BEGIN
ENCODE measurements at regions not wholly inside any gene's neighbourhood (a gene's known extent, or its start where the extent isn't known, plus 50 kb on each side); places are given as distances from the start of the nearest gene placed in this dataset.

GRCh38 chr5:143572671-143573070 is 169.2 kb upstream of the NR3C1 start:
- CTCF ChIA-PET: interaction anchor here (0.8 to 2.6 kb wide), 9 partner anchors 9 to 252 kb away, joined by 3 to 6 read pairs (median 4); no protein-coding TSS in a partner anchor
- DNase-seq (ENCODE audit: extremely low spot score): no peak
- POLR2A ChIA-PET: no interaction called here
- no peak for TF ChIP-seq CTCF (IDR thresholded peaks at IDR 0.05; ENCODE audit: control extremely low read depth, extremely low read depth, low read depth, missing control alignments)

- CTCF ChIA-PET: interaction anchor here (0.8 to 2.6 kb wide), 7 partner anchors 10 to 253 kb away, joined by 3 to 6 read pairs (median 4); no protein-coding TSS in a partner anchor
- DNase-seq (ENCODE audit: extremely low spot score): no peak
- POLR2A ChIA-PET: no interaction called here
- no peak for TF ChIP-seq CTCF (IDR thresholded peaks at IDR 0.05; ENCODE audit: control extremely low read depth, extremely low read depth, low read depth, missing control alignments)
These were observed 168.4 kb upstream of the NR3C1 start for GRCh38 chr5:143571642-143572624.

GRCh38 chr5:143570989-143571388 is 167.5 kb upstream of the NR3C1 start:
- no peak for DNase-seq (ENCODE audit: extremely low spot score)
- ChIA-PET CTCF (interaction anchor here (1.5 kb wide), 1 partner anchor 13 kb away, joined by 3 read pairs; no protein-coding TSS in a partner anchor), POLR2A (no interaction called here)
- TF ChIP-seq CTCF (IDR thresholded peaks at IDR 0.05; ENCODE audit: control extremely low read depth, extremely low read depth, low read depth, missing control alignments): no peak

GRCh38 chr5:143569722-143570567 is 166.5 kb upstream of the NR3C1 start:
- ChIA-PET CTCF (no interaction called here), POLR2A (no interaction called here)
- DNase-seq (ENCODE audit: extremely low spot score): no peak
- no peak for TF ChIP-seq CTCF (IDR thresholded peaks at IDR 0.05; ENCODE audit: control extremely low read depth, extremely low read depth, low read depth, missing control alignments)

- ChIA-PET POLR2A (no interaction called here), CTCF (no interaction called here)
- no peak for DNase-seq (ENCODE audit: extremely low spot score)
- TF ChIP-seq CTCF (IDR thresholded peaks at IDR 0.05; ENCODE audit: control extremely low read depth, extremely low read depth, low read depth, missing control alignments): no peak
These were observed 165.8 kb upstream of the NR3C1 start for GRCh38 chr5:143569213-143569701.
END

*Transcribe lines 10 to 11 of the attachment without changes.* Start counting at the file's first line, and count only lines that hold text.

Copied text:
- no peak for TF ChIP-seq CTCF (IDR thresholded peaks at IDR 0.05; ENCODE audit: control extremely low read depth, extremely low read depth, low read depth, missing control alignments)
These were observed 168.4 kb upstream of the NR3C1 start for GRCh38 chr5:143571642-143572624.